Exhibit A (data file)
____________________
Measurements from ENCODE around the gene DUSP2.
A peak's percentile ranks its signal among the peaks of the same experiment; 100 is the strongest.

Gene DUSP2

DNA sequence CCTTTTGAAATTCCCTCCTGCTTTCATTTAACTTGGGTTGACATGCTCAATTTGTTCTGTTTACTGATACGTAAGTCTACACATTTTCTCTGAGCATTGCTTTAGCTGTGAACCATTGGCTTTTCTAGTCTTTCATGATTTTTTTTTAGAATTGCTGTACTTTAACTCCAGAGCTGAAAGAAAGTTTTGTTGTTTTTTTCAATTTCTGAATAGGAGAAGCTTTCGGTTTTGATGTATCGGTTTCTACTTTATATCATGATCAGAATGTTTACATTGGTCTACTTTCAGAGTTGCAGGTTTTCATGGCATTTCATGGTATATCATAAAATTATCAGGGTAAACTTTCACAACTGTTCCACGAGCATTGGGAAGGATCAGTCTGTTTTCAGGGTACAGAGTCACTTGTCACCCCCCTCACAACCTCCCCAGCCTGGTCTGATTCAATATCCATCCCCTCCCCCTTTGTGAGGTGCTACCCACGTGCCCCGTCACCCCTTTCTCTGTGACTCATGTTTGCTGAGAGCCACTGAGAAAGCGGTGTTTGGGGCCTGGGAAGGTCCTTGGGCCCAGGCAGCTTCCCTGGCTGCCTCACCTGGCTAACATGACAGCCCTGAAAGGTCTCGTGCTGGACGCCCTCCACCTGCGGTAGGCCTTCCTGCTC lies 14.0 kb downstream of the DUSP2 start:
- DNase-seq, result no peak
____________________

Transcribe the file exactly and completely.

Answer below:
Measurements from ENCODE around the gene DUSP2.
A peak's percentile ranks its signal among the peaks of the same experiment; 100 is the strongest.

Gene DUSP2

DNA sequence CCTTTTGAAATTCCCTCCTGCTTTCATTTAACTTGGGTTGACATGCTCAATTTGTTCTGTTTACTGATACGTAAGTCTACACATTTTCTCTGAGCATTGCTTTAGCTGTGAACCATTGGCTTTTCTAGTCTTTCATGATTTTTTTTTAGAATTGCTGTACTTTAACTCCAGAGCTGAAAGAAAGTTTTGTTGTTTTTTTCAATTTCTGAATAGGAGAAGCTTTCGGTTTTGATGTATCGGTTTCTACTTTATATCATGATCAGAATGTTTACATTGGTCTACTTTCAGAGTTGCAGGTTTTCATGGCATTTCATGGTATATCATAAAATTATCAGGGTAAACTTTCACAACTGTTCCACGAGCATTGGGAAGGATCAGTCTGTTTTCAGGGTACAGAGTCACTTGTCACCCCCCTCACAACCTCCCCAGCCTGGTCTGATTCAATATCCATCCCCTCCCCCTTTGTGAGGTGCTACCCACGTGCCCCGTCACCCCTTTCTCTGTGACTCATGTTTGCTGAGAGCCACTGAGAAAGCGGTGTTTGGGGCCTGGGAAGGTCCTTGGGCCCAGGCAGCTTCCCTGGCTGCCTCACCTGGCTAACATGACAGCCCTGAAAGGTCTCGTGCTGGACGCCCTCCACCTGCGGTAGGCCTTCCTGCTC lies 14.0 kb downstream of the DUSP2 start:
- DNase-seq, result no peak